3. Strait of Hormuz & Iran: Bush has mentioned that the UAE is a key partner in the "War on Terror," by which, of course, he means the geopolitical chess game to continue oil-based US economic hegemony. The UAE is also critically situated relative to the Strait of Hormuz, the key oil chokepoint at the end of the Persian Gulf through which 25% of all global oil exports pass. The US already has significant bases in the UAE, mainly al-Dhafra Air Base. It is my analysis that, in the face of a concerted Iranian effort to close the strait, a land invasion of the northern edge would be necessary to re-open it. At a minimum, the US would need to occupy the several Iranian controlled islands in the strait: Abu Musa, Greater and Lesser Tunb, just to name a few. Interestingly, these islands were seized from the UAE a few decades ago. While the strait itself is bounded by Iran and an exclave of Oman, the UAE is the better staging ground for any operation by US forces. It's a critical insurance policy to be able to base out of the UAE, and it is a prerequisite to almost any valid plan to invade Iran. With the Marine Corps Intelligence Activity (MCIA) recently contracting with SAIC to "study" ethnic minorities in Iran for possible points of leverage, this is, at a minimum, a serious long term consideration of the Bush administration. Of note, the UAE is also the bypass point of choice for an oil pipeline from the Persian Gulf to the Arabian Sea--which could minimize any Iranian trump card gained by their ability to shut down the strait. To my knowledge, no such pipeline is currently planned, although a natural gas bypass does exist. Overall, this argument seems to hold some water, but it is not yet fully formed.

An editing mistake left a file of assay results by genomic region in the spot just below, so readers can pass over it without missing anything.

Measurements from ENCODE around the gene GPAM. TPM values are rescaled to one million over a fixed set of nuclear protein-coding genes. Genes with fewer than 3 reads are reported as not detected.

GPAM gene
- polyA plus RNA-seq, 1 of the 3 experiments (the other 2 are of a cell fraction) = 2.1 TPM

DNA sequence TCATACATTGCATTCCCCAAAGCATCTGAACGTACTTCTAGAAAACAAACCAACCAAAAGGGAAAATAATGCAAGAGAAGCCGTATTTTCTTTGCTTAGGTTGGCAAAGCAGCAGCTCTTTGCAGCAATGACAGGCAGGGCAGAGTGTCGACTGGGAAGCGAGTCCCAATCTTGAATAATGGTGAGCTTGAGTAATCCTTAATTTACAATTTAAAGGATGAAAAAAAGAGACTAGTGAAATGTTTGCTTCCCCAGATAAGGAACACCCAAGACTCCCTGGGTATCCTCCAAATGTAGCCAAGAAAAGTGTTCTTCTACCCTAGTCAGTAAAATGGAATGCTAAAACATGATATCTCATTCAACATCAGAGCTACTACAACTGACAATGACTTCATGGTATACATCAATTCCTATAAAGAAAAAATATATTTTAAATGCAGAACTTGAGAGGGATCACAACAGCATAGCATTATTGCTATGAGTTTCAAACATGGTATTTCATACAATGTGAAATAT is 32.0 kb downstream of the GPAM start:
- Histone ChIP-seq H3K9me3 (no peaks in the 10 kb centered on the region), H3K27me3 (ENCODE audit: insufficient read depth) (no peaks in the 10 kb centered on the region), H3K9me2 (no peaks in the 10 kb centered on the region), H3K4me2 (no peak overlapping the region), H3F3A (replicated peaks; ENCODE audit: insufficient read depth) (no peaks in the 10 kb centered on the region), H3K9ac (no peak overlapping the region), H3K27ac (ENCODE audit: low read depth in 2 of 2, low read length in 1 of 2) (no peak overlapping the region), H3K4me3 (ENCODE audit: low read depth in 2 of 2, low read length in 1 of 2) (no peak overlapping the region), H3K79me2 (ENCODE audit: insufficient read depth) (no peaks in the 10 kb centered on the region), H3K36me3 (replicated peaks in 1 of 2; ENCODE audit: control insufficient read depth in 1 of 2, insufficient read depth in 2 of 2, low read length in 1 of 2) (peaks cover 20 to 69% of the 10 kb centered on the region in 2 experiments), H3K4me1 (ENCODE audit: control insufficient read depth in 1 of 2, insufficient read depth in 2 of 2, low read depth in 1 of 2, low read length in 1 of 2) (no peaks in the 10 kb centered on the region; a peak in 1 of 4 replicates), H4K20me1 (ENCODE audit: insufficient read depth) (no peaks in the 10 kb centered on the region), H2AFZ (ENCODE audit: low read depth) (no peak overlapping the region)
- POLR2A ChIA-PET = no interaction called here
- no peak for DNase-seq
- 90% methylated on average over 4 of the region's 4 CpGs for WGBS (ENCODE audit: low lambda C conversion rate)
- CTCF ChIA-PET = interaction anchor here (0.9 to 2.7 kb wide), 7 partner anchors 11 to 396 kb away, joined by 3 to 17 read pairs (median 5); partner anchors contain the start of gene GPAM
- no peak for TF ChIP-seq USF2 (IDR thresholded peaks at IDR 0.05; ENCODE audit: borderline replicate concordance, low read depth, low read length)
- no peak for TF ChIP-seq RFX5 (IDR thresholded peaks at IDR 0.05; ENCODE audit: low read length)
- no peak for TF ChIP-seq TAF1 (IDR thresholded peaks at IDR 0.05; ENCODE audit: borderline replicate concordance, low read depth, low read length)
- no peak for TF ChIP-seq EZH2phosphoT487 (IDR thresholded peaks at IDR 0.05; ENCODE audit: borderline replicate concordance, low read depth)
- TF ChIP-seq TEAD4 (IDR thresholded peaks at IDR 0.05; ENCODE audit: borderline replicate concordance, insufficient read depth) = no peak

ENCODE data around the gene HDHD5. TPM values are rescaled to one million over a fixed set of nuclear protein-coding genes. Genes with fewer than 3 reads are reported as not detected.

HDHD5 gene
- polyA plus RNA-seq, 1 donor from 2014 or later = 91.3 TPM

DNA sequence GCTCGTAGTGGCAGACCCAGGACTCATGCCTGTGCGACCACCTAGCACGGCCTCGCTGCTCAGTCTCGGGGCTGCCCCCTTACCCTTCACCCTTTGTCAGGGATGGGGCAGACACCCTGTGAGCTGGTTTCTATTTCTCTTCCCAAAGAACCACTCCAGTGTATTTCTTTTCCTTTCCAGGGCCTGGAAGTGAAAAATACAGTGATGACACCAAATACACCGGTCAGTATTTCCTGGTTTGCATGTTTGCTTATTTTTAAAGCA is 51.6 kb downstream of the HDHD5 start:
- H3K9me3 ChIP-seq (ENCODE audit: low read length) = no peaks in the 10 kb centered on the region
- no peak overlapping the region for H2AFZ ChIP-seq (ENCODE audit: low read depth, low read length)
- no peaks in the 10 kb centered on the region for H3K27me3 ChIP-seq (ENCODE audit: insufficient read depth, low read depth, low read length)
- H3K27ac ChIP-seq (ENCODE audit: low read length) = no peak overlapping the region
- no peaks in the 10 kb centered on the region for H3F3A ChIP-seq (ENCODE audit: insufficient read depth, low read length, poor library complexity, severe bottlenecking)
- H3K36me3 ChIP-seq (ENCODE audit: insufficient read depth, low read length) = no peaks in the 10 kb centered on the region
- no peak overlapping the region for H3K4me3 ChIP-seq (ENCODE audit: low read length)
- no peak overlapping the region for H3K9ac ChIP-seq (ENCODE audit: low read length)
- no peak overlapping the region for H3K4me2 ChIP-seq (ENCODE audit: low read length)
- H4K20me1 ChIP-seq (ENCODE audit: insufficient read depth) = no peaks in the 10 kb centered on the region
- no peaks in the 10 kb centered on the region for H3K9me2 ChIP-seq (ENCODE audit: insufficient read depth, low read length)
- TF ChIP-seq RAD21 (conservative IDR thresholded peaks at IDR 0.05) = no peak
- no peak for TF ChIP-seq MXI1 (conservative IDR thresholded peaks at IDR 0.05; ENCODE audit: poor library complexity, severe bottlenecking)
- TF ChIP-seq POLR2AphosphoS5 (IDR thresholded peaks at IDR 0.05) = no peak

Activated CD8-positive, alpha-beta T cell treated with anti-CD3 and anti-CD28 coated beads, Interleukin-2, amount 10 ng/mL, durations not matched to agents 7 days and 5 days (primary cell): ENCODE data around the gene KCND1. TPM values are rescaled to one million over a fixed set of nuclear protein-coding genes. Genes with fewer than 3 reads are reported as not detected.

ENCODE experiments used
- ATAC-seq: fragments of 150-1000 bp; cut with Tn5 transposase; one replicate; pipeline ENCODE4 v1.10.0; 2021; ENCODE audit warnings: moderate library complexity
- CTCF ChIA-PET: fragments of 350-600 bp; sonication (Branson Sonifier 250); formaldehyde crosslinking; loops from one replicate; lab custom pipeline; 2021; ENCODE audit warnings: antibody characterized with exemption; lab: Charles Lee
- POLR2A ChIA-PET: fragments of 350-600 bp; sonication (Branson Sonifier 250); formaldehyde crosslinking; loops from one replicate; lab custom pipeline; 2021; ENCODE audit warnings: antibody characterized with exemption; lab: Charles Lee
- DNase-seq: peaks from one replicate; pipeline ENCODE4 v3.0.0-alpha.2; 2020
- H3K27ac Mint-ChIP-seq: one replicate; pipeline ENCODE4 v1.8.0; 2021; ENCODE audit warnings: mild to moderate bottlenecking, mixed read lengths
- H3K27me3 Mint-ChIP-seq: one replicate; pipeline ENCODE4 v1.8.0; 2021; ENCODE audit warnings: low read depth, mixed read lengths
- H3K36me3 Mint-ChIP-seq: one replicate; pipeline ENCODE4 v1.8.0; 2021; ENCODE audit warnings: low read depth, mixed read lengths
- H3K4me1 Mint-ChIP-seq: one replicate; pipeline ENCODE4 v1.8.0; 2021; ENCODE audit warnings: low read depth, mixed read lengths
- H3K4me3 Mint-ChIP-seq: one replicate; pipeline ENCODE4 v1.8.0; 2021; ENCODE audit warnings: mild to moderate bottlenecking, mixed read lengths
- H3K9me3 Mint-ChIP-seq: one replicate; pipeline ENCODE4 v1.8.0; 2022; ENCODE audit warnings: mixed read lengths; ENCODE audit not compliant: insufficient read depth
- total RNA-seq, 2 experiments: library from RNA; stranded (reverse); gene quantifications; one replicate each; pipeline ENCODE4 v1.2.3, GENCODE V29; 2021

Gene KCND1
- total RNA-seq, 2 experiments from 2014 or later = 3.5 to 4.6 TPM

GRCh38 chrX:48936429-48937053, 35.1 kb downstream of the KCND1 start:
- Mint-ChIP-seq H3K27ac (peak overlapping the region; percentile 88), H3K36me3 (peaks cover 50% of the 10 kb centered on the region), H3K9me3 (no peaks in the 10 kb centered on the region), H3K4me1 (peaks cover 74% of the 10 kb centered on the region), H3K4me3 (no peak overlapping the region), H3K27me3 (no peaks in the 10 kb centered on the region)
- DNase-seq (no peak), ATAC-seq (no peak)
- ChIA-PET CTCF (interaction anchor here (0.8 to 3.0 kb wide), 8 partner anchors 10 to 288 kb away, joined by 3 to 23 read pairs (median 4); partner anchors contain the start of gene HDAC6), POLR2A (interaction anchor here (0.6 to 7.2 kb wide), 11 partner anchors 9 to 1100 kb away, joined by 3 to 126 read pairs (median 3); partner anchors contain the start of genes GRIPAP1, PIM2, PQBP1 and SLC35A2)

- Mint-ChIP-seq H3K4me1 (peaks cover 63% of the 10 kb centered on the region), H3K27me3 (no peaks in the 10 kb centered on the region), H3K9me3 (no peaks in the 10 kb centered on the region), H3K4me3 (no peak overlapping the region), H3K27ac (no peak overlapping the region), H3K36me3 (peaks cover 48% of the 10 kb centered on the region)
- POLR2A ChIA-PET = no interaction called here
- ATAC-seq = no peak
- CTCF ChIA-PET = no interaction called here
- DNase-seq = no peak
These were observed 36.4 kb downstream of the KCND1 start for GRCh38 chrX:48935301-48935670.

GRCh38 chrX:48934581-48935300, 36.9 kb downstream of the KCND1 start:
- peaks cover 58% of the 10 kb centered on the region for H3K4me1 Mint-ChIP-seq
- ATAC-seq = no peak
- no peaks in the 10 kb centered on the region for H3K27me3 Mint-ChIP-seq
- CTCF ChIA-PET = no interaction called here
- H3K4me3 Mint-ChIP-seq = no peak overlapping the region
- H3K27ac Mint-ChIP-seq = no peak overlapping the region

4. UAE Oil Bourse v. Iranian Oil Bourse: Another concern is the upcoming euro-denominated Iranian Oil Bourse, which is tentatively scheduled to open in March, but lack of public preparations (e.g. licensing traders, publishing contract specifications) makes me wonder if it will actually happen on time? The NYMEX has contracted with UAE to open a sour, heavy crude contract bourse in Dubai, also sometime in the next year. Some have suggested that this is the US effort to counter the Iranian Bourse, but I don't buy this argument. The fundamental strength of the IOB is that it will denominate contracts in euros, providing a valuable option to many countries that don't want to maintain dollar reserves, or who's native currency is the euro. The two bourses don't seem to be direct competitors--there is room for both a bourse that trades light, sweet crude in euros and a bourse that trades heavy, sour crude in dollars. That said, I'm still suspicious of coincidences, so we'll have to wait and see...

Sunday, February 19, 2006

Dovecote Attractor